11 11 Distribution of Businesses of the Approved Projects 11

12 12 Social Enterprise: Case (1) The Salvation Army – Tuen Mun “Family Store”  A grant of $900,000 from the Programme  Creation of about 11 jobs  A family store in Tuen Mun  Sell at medium to low prices second-hand articles collected and goods donated by manufacturers  Provide daily necessities to the elderly poor and Comprehensive Social Security Assistance (CSSA) recipients  Social Objectives  Provision of jobs, enhancing their employability and participating in social economic activities

13 13 The officiating guests at the opening ceremony The store of about square feet provides a wide variety of goods

14 14 Social Enterprise: Case (2) Tung Wah Group of Hospitals – Mrs Mc Dessert  A grant of $960,000 from the Programme  Creation of about 28 jobs  Theme Dessert Shop  Also selling McDull products and providing online retail and delivery services  With the support of Regent Lane Ltd, the sole distributor of the Yellow Bus Magazine, McDull products are sold at wholesale price and McDull short videos are shown in the shop  Concessionary rent offered by the Olympian City Management Company under the Sino Group

15 15 Mrs Mc Dessert in Olympian City

16 16 Other Government Supports  A pilot scheme is being implemented by the Government to facilitate SE  Bidding 38 government cleansing contracts  Cover all 18 districts and involve 19 departments  Government’s commitment to promoting the development of SE  The contract sum amounts to about $17 million, providing more than 300 employment opportunities for SE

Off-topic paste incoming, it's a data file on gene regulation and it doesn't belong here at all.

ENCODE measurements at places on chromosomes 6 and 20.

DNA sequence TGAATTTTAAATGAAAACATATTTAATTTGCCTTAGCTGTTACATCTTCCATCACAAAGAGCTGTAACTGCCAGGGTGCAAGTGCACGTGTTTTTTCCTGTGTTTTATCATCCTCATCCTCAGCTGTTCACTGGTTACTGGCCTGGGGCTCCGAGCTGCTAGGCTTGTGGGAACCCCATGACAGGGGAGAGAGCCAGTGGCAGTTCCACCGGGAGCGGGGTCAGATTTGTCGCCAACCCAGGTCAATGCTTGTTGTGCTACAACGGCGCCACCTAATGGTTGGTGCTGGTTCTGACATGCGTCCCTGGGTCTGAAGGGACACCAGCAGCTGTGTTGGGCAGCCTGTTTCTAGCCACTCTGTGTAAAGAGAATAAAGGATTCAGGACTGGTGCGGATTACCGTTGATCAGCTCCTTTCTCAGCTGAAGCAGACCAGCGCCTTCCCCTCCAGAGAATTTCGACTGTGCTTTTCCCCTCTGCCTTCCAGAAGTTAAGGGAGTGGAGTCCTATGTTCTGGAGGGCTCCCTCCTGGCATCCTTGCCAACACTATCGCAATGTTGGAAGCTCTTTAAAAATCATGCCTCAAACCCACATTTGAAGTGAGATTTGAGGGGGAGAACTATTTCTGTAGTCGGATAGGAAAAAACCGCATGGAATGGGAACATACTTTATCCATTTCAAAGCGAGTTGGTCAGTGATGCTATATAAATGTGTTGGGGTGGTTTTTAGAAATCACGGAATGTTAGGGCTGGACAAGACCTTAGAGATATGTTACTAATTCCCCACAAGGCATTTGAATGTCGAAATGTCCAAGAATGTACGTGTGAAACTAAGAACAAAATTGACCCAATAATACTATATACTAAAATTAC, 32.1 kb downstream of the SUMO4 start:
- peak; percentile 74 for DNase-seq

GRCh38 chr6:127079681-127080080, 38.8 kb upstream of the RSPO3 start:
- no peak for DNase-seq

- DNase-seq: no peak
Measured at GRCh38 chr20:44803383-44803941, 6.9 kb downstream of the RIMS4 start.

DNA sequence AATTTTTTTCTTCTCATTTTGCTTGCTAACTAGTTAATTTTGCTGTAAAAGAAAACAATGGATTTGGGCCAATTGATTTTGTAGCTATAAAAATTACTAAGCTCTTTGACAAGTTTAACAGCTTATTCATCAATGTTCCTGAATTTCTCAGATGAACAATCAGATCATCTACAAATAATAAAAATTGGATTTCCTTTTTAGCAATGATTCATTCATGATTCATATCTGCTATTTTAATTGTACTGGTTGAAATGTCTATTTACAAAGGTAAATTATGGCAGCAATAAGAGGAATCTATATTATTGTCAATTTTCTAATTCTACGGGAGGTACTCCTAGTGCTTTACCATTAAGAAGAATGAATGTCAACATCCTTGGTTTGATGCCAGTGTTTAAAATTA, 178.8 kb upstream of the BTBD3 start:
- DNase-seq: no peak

17 17 Challenges of Poverty Prevention and Alleviation  Government handouts ≠ Poverty alleviation  Improper handouts = Poverty creation  Incentives for the unemployed to re-enter the job market  Persistent inflation  The poor, in particular, suffers from price inflation  Inflation rate in January 2008 was 4.3%

18 18 Challenges of Poverty Prevention and Alleviation  Widening wealth gap  After netting the effects of taxation and social benefits on household income, the Gini Coefficient is still on the rise for the past decade  Any prospect of upward social mobility?  Hope for the poor  Equal opportunities  Reducing intergenerational poverty

19 19 Challenges of Poverty Prevention and Alleviation  Concerted efforts of the business sector, the Government, non-governmental organisations and individuals  Business sector: corporate social responsibility  Government: SE, retraining  Individuals: self enhancement

20 20 Business Sector’s Support for SE Support through the following channels:  Outsourcing to SE certain operations (e.g. cleansing services)  Providing SE with concessionary rental of their property (e.g. shopping malls or factory premises)/vacant land (e.g. agricultural land for organic farming)  Partnership with SE (e.g. technical support and staff training)  Financial support to SE  Mentorship Scheme: providing SE with voluntary professional and business advisory services

21 21 How can the Business Sector support SE:  The Social Enterprise Partnership Programme, currently launched by HAD  Provides a matching forum through which business organisations interested in providing support services can partner with non- governmental organisations  For information, please contact HAD

22 Thank you !